Remembrance

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Medium: Video
Owner: Veterans Affairs Canada and Testaments of Honour
Duration: 5:47
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Subjects – in order of appearance:

  • Jacques Raymond
  • Edgar Doiron
  • Normand Silver
  • Hermel Pelletier
  • Herman Croteau
  • René Lanouette
  • Rufin Gionet

Transcript

I find it sad that television hardly talks about Remembrance Day… I remember that in the past, on Remembrance Day, the Nouvelliste or the newspapers would have a beautiful poppy on the front page, and the war… Today, if we asked a journalist to meet with us, nothing would happen. They go to the cenotaph and they take a photograph of the cenotaph and that's all.

We had to go outside Canada to get that kind of welcome. Here, whether you're in Valleyfield or elsewhere, there aren't too many people who attend the November 11 ceremonies.

If you go to a country like Holland, the kids learn all about how their country was liberated and little children can tell you more than a whole lot of people here.

They say virtually nothing. They hardly ask the veterans to turn up. Today, there are fewer and fewer but, all the same, it's not right. Particularly in Quebec, we are the forgotten ones. We walk around with them, and the children ask us where we got the medals. You know, there's no history in Quebec. We know that it's not a nation of warriors. .

Montreal, the city of Montreal, they never gave much thought to veterans.

Particularly when you look elsewhere, in the Western Provinces and in New Brunswick, I saw people there and I visited there. They have stronger feelings there for veterans than in Quebec. In Quebec, we are isolated. They hardly talk about us.

Most of them don't know very much. They're not informed. This happened during the war, there were politicians who were against it. They didn't understand that we had to do something. The Germans came, as you surely know, came as far as Gaspé with their submarines. They sent spies. They sank ships.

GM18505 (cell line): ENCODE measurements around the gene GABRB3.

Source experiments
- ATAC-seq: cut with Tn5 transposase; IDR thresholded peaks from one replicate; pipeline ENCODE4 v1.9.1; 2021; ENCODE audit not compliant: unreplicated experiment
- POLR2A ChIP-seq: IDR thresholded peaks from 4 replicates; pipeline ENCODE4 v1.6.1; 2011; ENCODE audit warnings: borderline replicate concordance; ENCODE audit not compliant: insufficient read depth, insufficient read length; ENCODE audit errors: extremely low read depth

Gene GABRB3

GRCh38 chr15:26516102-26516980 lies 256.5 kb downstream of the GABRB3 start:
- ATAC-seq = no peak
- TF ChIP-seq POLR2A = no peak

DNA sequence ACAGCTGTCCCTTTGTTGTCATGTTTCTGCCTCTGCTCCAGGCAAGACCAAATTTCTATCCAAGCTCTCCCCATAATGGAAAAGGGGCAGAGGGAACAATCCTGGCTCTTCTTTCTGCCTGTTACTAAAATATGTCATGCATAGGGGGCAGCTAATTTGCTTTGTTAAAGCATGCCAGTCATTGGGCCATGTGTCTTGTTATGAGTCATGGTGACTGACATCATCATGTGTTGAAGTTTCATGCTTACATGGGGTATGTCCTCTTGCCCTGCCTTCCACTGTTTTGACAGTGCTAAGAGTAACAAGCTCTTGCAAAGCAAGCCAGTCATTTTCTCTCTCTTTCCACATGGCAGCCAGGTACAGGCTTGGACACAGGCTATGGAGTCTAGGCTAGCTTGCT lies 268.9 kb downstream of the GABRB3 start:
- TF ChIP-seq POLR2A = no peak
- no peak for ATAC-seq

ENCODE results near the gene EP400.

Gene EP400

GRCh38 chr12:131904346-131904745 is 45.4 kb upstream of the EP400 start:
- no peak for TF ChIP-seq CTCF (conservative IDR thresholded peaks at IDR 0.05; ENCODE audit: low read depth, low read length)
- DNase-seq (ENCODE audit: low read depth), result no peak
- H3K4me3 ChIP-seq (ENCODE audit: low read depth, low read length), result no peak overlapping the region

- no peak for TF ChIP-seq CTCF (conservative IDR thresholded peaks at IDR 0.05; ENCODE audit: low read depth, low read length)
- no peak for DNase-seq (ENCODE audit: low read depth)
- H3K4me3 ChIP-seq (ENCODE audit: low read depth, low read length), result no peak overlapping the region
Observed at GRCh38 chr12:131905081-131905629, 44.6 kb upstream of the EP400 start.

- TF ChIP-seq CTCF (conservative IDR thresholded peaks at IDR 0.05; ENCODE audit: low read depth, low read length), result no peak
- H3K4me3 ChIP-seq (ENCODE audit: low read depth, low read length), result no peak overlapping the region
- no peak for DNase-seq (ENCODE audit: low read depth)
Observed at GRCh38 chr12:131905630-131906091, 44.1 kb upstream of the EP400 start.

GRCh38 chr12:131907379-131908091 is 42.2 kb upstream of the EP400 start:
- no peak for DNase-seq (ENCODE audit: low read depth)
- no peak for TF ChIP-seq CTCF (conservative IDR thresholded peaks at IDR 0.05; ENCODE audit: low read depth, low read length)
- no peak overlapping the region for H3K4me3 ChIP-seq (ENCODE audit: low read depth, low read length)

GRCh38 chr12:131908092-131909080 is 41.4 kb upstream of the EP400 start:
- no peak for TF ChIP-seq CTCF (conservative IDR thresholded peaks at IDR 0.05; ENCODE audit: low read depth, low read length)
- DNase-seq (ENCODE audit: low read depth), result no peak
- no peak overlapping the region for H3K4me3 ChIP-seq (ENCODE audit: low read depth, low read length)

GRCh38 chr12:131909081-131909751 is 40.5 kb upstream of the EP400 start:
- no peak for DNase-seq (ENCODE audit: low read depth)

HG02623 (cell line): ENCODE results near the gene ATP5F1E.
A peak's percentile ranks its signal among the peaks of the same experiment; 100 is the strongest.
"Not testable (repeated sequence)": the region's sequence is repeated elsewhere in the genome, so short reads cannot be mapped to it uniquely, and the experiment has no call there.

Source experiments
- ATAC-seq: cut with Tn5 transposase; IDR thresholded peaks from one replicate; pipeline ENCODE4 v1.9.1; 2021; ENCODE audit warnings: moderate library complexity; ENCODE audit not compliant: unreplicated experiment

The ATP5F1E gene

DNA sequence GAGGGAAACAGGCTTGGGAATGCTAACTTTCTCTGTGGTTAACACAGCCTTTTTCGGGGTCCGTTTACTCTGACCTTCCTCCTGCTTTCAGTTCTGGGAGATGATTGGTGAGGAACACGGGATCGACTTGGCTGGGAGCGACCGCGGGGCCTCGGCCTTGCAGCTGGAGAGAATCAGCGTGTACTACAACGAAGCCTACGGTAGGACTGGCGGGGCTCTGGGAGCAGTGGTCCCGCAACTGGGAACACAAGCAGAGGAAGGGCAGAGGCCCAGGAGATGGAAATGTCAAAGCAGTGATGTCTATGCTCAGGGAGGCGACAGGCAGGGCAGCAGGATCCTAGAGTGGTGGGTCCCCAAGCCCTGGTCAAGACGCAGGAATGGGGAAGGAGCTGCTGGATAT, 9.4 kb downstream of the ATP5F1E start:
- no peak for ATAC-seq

What would we be today if we had let them do it? Young people realize it when we tell them.

We live in the best country in the world. Young children should appreciate that. But, if we're free, why is that? Because in two wars, the first world war too, people defended their homeland so that their grandchildren could be free to go to school and learn today rather than fight and burn the flag from here, and a flag from there, and… get along.

The hardest time for me is the November 11th parade. When the bugles start, it's…!

It's not for me. It's for the others who stayed behind. Because if it was only myself, I wouldn't go. But I go every year. It's an obligation. It's difficult because when they fire the guns, followed by the minute of silence, it all comes back. It all goes so fast: the more you do, the more there are. One time, a counselor who came here, someone who was new at working with Canadian veterans, she said, "I don't understand it. I went to the monument. There were big men, six feet tall, big guys, bawling like children," she says. "I just don't understand it." You didn't live through it. For us, we were reminded, and that's why. It's hard, you can't deny that, but we go all the same. I've gone when its snowed, its hailed, its drizzled, but there was never an Eleventh that I missed. There's even one here, during the week, and I go anyway. I don't know anybody, but I go anyway …in memory of those who lost their lives…

Why us?" I have no idea … I tell myself all the time, one year after another, it's going to pass, but it's been sixty years and it's still the same. And, its coming. We're going to have to go through it another time.

Ah, November 11 … the big day for me is May 5. When they told us the war was over. The 11th, well, of course, that's the big day, for all soldiers, but for me, my big day was May 5. That's when I was told the war had ended.

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